Sue Bird Commands Floor as her No. 10 Retired by the Seattle Storm
SEATTLE (AP) — For more than two hours, Sue Bird was back commanding the middle of the court.
At times funny, at times emotional, Bird’s 21-year career received a ceremony that matched the longevity of her basketball exploits when the Seattle Storm retired the No. 10 she wore during her WNBA career on Sunday.
The event pushed nearly three hours in total length, with Bird’s speech taking up more than half that amount. But it was the comprehensive closure that never materialized after Bird’s career ended in the 2022 WNBA playoffs.
“I didn’t anticipate it being that long, but the truth is I don’t know that I could have taken anything out,” Bird said afterward. “That’s what this has meant to me. It was just so important for me to say names and to point people out and to tell them what they’ve meant.”
From Bird’s fiancée Megan Rapinoe and hip-hop star Macklemore serving as emcee’s, to former teammates Swin Cash and Lauren Jackson giving heartfelt speeches, the event was Seattle’s opportunity to embrace Bird once more.
And for Bird to share her thanks to former coaches, teammates, family, friends and fans who watched her win four WNBA titles and five Olympic gold medals and become the standard by which all other point guards are judged.
“That’s what has made this all so wonderful. To feel seen and safe here, whether it was with the ball in my hands on the floor, or me out in the community, I could always be my ever-evolving self,” Bird said toward the conclusion of her speech. “As I’ve said, Seattle wasn’t always home, but that’s exactly what it became.”
Bird’s number was the second retired by the franchise, joining Jackson’s No. 15 hanging in the rafters of Climate Pledge Arena. It was a weekend of celebration that started with a flag honoring Bird’s No. 10 being raised to the top of the Space Needle in the rain on Thursday and ended with Bird back on the court serving as the floor general once more.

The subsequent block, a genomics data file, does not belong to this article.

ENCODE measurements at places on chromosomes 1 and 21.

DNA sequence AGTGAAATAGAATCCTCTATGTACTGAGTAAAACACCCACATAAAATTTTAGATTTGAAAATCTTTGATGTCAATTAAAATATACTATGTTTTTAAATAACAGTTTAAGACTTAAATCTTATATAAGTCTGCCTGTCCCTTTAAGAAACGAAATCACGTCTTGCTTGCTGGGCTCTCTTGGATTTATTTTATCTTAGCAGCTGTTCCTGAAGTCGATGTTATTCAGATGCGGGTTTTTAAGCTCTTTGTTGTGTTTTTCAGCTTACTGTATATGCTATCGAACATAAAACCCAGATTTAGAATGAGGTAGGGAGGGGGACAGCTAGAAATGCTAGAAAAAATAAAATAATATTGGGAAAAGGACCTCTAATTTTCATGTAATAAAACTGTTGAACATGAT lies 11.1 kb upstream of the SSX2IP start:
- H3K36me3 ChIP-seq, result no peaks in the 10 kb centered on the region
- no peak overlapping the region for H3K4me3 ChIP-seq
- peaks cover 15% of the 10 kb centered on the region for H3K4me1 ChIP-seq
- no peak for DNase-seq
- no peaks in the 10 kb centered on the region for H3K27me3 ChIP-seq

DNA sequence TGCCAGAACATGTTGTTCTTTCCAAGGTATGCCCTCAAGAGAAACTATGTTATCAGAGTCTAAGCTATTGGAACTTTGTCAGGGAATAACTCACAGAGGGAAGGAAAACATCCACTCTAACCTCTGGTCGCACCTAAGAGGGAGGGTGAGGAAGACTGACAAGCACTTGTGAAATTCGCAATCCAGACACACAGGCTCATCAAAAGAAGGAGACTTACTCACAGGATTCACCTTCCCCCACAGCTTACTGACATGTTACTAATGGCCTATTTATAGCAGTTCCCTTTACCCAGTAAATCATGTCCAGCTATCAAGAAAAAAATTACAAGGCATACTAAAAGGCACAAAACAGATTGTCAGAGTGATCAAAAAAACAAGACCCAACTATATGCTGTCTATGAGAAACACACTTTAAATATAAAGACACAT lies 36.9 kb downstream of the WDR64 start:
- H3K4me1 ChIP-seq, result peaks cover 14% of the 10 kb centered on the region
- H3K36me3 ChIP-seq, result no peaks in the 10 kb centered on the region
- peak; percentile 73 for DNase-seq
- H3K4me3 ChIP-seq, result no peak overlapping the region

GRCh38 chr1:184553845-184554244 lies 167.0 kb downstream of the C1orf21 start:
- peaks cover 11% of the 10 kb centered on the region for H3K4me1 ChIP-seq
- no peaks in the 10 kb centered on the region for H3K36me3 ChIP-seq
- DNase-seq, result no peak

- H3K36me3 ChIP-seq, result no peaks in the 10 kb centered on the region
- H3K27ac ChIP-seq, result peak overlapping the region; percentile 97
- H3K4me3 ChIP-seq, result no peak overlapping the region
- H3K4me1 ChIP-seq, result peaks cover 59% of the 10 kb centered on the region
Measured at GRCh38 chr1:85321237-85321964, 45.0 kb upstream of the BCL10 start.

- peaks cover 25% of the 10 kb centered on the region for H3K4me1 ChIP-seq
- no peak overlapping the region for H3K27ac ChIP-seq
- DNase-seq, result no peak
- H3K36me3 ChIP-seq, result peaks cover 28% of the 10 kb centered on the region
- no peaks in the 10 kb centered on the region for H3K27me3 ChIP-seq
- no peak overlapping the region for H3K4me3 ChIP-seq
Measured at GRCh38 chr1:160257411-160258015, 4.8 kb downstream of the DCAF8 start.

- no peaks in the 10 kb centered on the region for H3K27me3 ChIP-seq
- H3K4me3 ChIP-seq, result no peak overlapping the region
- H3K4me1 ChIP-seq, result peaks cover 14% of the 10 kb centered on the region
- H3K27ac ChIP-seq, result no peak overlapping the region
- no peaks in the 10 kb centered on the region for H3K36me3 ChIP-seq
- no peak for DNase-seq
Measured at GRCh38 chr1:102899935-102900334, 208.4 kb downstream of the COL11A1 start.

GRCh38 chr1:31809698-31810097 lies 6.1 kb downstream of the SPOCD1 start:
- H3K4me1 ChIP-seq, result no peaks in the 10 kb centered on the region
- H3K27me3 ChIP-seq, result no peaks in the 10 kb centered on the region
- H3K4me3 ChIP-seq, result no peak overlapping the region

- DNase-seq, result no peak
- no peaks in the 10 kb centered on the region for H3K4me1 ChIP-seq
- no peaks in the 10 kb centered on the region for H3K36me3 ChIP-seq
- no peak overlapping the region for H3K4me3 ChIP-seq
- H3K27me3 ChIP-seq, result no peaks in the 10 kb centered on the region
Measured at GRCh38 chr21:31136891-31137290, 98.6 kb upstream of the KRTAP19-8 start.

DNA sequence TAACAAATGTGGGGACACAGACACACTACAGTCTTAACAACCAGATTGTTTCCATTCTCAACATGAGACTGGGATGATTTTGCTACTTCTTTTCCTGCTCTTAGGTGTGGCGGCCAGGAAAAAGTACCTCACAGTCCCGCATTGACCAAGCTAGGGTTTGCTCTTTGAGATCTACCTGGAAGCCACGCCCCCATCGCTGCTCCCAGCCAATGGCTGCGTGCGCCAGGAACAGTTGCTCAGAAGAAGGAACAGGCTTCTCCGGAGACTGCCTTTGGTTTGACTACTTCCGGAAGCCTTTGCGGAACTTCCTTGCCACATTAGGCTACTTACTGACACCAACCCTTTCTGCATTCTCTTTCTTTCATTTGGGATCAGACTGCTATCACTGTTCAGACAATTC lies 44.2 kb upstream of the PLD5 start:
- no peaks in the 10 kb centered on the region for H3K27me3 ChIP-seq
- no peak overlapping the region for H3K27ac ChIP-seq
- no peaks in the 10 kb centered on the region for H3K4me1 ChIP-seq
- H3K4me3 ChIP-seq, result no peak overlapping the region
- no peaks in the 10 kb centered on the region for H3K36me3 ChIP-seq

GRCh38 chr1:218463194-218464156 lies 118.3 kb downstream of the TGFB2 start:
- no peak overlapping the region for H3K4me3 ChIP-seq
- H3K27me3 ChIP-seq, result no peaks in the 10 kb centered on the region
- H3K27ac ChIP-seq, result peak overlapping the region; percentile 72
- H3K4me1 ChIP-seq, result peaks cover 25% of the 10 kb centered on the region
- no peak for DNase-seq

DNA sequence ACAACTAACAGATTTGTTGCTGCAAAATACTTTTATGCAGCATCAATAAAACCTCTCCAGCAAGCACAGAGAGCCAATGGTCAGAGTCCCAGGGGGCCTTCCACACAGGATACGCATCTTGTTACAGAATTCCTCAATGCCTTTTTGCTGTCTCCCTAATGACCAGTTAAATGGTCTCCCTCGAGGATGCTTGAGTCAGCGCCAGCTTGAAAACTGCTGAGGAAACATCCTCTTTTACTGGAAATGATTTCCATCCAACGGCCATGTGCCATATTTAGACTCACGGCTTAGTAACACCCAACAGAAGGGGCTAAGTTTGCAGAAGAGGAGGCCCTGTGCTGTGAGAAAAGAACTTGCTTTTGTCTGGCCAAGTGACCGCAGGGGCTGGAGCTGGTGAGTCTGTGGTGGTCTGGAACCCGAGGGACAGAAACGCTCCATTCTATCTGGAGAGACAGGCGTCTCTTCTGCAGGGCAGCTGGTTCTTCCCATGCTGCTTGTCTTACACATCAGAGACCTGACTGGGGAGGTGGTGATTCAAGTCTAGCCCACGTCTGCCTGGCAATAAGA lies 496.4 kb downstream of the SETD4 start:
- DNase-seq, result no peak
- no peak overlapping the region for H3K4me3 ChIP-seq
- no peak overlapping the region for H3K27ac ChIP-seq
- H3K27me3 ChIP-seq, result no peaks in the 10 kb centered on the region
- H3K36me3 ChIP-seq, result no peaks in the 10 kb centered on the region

The ceremony was scheduled for approximately 45 minutes and lasted nearly four times longer. Bird spoke for the final 90 minutes and while some of the crowd thinned that showed up for Washington’s 71-65 win over Seattle that preceded the ceremony, most of the building still had seats filled by the time Bird finished.
“That’s very rare that you get to have these types of moments, so it was really special for everyone who spoke to hear what they had to say,” Bird said.
The ceremony was what Bird didn’t get last season when her career ended as the Storm lost in the WNBA semifinals to Las Vegas. Bird was honored after that last chapter of her career came to an abrupt conclusion with the playoff loss, but it didn’t have the closure that was brought by Sunday’s event.
Teammates weaving the entirety of Bird’s career showed up, most notably Jackson who flew in from Australia for the weekend activities.
“She has been nothing short of inspirational to me and everyone else,” Jackson said.
It was at times emotional and had those involved fighting back tears with speeches that stretched far beyond the allotted time. It was also partly a roast, especially when Bird got the microphone and had a chance to touch on the different aspects of her life, career and influences.
There was an interlude where Rapinoe led the crowd in a version of Tina Turner’s “The Best,” and finally the No. 10 hanging above the court.
“Congratulations on, like, arguably the best career anyone has had in the history of any sport. Ever,” Rapinoe said.